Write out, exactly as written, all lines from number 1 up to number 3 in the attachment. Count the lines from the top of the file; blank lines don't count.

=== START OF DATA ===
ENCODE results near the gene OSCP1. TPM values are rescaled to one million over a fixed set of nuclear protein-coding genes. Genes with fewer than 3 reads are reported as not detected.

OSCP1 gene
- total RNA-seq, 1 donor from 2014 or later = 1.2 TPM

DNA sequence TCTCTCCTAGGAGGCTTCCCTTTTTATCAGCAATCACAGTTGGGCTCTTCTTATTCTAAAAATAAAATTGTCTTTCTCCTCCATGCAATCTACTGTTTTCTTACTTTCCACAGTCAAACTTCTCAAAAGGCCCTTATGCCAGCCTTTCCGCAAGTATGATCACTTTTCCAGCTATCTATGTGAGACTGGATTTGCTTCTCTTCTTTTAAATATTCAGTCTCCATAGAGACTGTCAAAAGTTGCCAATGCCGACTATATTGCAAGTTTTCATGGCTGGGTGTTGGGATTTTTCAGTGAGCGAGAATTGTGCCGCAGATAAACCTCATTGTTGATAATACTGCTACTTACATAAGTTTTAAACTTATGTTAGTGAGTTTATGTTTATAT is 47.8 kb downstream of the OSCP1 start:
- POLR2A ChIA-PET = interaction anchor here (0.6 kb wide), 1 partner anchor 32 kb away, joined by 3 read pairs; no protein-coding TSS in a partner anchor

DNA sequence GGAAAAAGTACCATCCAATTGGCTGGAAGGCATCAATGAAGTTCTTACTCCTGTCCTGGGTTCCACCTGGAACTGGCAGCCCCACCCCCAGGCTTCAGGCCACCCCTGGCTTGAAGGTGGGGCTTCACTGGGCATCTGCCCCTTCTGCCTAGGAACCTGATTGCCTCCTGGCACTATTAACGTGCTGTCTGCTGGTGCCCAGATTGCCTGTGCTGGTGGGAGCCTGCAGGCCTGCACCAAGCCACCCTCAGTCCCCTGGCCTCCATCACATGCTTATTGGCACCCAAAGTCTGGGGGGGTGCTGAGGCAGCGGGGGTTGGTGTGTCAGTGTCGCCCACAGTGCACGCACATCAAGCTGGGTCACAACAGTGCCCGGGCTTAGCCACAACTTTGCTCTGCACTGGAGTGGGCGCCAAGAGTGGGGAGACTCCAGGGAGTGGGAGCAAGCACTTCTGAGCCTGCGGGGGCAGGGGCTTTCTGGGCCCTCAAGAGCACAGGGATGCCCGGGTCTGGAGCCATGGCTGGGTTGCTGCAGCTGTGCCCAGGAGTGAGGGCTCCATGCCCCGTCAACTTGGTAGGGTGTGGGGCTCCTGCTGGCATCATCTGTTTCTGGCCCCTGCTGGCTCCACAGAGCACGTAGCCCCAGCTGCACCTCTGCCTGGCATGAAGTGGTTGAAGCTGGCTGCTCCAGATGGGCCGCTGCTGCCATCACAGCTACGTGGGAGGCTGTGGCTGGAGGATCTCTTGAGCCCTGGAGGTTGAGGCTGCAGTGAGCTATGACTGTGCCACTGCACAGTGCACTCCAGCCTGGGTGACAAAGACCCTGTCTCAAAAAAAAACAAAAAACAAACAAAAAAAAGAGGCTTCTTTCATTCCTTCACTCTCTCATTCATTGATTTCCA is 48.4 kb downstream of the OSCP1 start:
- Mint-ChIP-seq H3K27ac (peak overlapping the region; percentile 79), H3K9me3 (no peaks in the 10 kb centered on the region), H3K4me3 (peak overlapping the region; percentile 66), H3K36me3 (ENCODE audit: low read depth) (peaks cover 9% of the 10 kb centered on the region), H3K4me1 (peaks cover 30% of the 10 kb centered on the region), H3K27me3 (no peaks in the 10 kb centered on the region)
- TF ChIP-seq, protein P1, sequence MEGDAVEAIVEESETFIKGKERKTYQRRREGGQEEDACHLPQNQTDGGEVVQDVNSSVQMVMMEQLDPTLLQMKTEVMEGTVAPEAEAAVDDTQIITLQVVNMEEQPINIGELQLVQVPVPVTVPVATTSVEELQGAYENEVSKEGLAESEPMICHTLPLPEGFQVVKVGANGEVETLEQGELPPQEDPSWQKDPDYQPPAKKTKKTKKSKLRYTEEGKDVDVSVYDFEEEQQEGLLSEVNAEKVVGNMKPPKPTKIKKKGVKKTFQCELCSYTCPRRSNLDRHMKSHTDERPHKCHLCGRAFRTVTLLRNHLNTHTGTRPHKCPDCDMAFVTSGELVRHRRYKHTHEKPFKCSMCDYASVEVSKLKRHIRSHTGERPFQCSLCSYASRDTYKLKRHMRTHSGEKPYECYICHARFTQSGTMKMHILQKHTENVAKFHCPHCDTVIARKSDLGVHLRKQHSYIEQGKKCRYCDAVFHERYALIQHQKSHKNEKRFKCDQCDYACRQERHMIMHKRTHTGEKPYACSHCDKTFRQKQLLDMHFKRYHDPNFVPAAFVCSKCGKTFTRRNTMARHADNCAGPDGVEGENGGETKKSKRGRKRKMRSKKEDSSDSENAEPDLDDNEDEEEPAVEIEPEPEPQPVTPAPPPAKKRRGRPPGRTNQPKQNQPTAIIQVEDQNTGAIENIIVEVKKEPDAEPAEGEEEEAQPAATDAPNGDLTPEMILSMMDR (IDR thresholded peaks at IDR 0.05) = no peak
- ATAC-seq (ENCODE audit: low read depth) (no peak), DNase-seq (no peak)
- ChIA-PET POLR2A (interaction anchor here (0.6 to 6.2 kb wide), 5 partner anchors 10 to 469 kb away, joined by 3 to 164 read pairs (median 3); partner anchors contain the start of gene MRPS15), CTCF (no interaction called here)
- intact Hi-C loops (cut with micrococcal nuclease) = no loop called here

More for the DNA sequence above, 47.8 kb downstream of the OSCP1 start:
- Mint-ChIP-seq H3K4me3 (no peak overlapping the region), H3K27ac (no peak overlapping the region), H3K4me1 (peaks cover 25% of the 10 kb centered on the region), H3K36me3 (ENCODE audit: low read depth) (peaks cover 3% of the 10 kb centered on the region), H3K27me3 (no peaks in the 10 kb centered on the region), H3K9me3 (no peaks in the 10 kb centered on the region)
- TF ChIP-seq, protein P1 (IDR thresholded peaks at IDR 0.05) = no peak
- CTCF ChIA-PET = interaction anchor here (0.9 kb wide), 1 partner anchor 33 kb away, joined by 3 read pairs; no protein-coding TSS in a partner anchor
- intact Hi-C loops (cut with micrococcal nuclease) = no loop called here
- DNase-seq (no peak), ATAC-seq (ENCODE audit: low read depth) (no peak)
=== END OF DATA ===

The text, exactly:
ENCODE results near the gene OSCP1. TPM values are rescaled to one million over a fixed set of nuclear protein-coding genes. Genes with fewer than 3 reads are reported as not detected.

OSCP1 gene
- total RNA-seq, 1 donor from 2014 or later = 1.2 TPM